Much ado about face coverings

Don't worry, everyone gets it! According to Education Minister Ingrid van Engelshoven students and employees understand perfectly well why face coverings are being not made mandatory in higher education while elsewhere they are, in further education for example. However, as of Monday October 5th, everyone at TU/e is strongly advised to wear a face covering when on the move in our buildings. A face mask was already mandatory in the elevators in Atlas and Vertigo and in certain situations in the labs.

photo Bart van Overbeeke

Just in case anyone has succumbed to confusion in the face of all this, we've drawn up a list of clarifying questions. So, what's the deal with face coverings?

What is the cabinet currently advising us about face coverings?

The advice changes rather quickly, but here's where we are at now: Prime Minister Rutte advises everyone to wear a face covering in indoor public spaces. So, wear a face covering in stores, museums, local council offices, stations, airports, multistory car parks, gas stations, restaurants, cafes, theaters and concert halls, except when you are sitting down. And, further education schools are also on this list.

Not at universities and universities of applied sciences?

No, not there. They are not ‘public’ indoor spaces.

But an indoor space is an indoor space, isn't it?

Making the wearing of face coverings mandatory in higher education (and secondary vocational education) would add little. So goes the thinking, and this can be grasped by everyone, so Minister Van Engelshoven believes. Besides, in higher education, students and employees are already sticking to the 1m50 rule. That's the approach being used.

But restaurants and museums are also observing the 1m50 rule, aren't they?

Yes, this is what makes it confusing. But a key factor is that educational establishments are in charge of their timetables. They are able to control how many students and employees enter their premises fairly successfully. And, unlike in museums and restaurants, it is always the same people who enter the premises. Among students there are a good many corona infections, but students are getting infected in their private lives not, as far as is known, while attending their courses.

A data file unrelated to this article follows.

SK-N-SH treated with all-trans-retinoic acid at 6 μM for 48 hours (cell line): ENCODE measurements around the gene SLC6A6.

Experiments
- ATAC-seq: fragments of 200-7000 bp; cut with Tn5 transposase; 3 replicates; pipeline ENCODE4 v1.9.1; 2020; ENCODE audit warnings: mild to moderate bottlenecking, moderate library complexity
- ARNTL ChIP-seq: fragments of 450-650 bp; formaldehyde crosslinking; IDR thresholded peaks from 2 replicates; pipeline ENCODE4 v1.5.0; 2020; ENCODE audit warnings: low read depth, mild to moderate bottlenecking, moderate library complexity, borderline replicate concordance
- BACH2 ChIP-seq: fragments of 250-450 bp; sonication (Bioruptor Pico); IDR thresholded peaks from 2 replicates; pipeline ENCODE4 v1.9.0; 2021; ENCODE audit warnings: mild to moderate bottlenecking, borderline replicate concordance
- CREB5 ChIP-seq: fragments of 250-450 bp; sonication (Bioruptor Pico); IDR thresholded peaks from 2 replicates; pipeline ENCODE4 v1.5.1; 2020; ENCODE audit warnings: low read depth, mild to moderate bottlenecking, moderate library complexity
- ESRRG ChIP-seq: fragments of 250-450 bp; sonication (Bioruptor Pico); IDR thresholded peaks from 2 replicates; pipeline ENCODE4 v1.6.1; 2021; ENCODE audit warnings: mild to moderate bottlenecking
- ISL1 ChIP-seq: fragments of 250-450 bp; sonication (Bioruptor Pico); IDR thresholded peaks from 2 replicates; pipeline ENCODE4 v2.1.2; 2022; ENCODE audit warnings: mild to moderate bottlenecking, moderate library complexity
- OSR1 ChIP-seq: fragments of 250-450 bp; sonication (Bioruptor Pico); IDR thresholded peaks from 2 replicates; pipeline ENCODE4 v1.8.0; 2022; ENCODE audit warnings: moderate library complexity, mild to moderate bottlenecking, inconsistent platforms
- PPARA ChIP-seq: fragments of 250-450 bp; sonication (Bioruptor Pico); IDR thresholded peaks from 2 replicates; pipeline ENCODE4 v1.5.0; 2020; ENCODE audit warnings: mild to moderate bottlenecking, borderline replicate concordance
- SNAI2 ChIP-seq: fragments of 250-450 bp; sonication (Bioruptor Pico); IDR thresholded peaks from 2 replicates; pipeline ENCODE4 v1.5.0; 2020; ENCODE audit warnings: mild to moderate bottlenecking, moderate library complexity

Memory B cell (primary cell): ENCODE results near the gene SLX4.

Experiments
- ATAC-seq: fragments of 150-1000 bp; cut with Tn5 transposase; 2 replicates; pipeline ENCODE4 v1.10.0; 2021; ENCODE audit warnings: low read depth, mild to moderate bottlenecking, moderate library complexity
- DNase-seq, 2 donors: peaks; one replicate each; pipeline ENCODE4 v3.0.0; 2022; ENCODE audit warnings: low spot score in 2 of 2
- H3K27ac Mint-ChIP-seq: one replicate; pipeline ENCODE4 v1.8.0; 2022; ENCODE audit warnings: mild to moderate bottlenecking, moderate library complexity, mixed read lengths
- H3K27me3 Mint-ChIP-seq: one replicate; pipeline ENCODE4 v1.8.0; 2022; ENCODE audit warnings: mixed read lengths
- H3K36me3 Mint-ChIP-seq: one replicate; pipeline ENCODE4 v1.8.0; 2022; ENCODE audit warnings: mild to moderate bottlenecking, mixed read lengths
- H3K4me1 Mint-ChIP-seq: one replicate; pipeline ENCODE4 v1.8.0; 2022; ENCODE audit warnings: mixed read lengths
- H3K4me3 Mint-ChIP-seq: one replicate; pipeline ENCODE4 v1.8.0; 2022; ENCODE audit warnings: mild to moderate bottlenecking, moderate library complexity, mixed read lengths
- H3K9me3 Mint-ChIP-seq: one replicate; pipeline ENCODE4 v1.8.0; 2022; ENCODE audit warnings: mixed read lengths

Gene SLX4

And are they any exceptions to this cabinet advice at TU/e?

Yes, there are. On the evening of Friday October 2nd, the TU/e Board authorized an email appeal to students and employees that they wear a face covering when on the move in all TU/e buildings. This urgent advice comes into force on Monday October 5th. According to university secretary Suzanne van Weelden, with this step the Board is paying heed to the discussion and questions circulating among TU/e employees and students. The mask may be removed upon reaching the seat where work or study will be carried out. Lecturers are entitled to ask students to keep their face covering on in rooms where education is delivered, but they cannot require students to do so. At TU/e the requirement to wear a face mask applies only in the elevators in Atlas and Vertigo where two or more people are taking the elevator together. TU/e provides no face coverings; students and employees are responsible for providing their own. In this respect, the university is acting in line with the other Eindhoven-based educational institutions Fontys and Summa.

Likewise, the University of Groningen is keen for everyone to wear face coverings in its buildings. Rotterdam University of Applied Sciences is keen to make face coverings mandatory as soon as possible. Amsterdam University of Applied Sciences, The Hague University of Applied Sciences and Inholland University of Applied Sciences have already issued the urgent advice that one be worn.

What is the difference between something being mandatory and 'urgent advice' or being 'strongly advised'?

‘Urgent advice' or being 'strongly advised' is not the same as something being 'mandatory', which means you have to do it. But perhaps it would be wise to treat 'urgent advice' as a requirement, otherwise things get awfully confusing. Think about why you are wearing a face mask: to stop the virus spreading. Not: will or won't I get fined if I don't?

Do these face coverings help?

The consensus seems to be that they help a little, but they are no silver bullet. In many other countries it is completely normal to wear a face covering, as anyone who has taken a vacation lately can attest. In the meantime, the Outbreak Management Team (OMT), a Dutch national organization, is preparing new advice on face coverings.

And if the OMT recommends face coverings?

Then everything changes. This may happen as early as this evening.

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